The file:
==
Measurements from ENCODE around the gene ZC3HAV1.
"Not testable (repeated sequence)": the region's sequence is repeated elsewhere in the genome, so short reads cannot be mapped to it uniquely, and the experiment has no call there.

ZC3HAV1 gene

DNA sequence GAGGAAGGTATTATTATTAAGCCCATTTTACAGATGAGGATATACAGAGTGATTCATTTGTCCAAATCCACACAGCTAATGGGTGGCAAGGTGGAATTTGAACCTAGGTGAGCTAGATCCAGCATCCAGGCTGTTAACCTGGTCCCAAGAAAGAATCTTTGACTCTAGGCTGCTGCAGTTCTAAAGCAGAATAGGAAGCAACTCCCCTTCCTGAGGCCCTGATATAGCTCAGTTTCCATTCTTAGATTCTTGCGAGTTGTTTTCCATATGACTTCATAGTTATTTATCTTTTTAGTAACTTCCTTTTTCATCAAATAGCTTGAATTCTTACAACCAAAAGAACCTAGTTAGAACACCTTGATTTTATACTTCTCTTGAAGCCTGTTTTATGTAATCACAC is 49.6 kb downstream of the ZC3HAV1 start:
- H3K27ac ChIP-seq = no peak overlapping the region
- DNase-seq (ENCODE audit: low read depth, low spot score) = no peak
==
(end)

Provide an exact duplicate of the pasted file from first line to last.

Measurements from ENCODE around the gene ZC3HAV1.
"Not testable (repeated sequence)": the region's sequence is repeated elsewhere in the genome, so short reads cannot be mapped to it uniquely, and the experiment has no call there.

ZC3HAV1 gene

DNA sequence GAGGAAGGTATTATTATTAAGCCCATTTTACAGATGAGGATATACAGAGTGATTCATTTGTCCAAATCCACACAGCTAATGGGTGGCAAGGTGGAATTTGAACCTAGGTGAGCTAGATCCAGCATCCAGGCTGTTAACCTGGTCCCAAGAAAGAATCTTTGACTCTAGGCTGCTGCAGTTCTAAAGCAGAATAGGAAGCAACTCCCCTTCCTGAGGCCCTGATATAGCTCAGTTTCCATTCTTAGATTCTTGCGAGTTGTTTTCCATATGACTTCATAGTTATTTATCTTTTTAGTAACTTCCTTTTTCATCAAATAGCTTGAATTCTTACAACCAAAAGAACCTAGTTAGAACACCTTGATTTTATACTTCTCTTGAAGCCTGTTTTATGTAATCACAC is 49.6 kb downstream of the ZC3HAV1 start:
- H3K27ac ChIP-seq = no peak overlapping the region
- DNase-seq (ENCODE audit: low read depth, low spot score) = no peak